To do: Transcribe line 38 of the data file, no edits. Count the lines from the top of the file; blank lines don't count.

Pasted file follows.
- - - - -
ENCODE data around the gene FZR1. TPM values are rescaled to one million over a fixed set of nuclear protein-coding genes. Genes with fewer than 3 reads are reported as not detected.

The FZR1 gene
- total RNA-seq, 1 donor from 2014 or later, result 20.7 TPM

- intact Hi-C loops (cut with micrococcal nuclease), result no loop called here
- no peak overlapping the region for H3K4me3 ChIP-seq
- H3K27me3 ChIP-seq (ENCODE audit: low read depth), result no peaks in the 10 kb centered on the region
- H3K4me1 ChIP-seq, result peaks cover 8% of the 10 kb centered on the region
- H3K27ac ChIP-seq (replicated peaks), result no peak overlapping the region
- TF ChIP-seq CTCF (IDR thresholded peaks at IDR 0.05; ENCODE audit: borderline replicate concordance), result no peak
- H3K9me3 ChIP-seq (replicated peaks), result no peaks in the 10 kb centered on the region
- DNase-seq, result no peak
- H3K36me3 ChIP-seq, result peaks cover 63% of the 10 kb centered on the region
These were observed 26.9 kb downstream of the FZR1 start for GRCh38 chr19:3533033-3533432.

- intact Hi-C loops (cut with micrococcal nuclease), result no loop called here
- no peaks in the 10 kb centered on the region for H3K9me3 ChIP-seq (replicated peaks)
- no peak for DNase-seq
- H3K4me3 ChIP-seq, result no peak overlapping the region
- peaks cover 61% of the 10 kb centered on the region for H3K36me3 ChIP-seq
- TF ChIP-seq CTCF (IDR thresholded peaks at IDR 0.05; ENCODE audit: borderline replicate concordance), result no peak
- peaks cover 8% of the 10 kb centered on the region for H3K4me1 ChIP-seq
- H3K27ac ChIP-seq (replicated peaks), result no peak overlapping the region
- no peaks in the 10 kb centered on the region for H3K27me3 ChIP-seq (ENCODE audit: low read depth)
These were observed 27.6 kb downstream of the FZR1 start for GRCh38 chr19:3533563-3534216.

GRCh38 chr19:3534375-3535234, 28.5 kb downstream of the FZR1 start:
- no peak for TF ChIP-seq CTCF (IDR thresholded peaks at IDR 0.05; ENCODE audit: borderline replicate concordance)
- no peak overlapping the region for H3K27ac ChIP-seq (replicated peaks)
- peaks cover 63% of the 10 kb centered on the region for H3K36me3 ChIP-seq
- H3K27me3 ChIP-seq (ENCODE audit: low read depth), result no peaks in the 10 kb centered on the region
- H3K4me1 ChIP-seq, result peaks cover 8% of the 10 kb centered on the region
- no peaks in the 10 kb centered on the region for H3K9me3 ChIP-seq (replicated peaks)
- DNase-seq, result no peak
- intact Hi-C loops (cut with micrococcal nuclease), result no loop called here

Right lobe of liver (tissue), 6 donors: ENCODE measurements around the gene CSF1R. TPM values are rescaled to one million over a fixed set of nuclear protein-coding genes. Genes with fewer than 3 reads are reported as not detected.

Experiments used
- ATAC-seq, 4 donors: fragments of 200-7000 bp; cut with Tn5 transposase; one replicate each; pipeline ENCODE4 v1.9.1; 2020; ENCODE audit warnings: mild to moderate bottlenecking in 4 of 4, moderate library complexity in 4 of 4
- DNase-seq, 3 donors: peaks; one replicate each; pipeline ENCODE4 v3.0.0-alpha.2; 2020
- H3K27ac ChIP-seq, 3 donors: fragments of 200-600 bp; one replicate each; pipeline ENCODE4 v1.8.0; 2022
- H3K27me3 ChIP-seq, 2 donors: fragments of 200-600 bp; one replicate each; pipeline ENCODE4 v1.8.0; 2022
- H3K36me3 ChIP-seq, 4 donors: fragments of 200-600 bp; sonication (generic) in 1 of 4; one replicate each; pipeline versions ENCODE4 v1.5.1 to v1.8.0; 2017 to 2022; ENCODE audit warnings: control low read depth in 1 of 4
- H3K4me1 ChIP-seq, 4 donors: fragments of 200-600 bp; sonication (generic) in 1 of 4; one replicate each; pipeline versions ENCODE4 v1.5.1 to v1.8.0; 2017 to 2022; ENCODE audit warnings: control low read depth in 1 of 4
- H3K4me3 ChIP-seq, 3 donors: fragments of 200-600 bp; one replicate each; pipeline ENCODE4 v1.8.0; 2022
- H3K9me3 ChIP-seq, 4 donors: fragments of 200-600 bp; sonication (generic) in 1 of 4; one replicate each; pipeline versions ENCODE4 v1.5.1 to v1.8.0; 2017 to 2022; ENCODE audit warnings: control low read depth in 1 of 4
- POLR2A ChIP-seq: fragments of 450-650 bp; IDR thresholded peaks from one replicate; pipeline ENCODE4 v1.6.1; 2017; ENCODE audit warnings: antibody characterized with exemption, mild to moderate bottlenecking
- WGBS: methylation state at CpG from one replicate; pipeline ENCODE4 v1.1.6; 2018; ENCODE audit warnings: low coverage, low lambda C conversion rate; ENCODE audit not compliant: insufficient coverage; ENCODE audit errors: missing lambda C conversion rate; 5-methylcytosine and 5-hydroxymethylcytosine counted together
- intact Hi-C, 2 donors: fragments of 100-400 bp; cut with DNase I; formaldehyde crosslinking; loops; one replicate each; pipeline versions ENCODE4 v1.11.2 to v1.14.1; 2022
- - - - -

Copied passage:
- H3K27me3 ChIP-seq, 2 donors: fragments of 200-600 bp; one replicate each; pipeline ENCODE4 v1.8.0; 2022